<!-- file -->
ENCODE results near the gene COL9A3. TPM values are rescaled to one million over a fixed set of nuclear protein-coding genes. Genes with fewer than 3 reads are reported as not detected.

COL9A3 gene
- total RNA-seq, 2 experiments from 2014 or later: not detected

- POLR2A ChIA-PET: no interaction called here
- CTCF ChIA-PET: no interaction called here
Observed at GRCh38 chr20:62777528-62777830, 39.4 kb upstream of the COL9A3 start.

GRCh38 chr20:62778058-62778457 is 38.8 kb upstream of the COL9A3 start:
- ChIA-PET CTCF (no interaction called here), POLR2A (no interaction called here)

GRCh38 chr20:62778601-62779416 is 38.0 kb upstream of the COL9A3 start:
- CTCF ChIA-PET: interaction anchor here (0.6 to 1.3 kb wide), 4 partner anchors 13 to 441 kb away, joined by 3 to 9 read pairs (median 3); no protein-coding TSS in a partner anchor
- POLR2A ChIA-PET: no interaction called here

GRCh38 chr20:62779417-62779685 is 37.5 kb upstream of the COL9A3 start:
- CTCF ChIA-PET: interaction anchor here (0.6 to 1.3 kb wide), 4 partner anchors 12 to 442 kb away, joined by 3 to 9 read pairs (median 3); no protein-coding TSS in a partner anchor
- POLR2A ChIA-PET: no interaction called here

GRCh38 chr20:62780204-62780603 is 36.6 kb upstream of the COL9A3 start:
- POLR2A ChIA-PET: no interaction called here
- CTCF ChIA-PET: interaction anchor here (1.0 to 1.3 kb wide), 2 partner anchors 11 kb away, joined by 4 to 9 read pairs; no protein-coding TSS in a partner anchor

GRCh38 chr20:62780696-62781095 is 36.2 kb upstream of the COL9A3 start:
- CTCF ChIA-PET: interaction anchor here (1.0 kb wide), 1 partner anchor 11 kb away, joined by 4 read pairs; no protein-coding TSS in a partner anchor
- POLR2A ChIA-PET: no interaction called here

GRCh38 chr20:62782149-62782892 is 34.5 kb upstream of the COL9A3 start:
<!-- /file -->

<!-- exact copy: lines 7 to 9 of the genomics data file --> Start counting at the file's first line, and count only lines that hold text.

GRCh38 chr20:62778058-62778457 is 38.8 kb upstream of the COL9A3 start:
- ChIA-PET CTCF (no interaction called here), POLR2A (no interaction called here)

GRCh38 chr20:62778601-62779416 is 38.0 kb upstream of the COL9A3 start: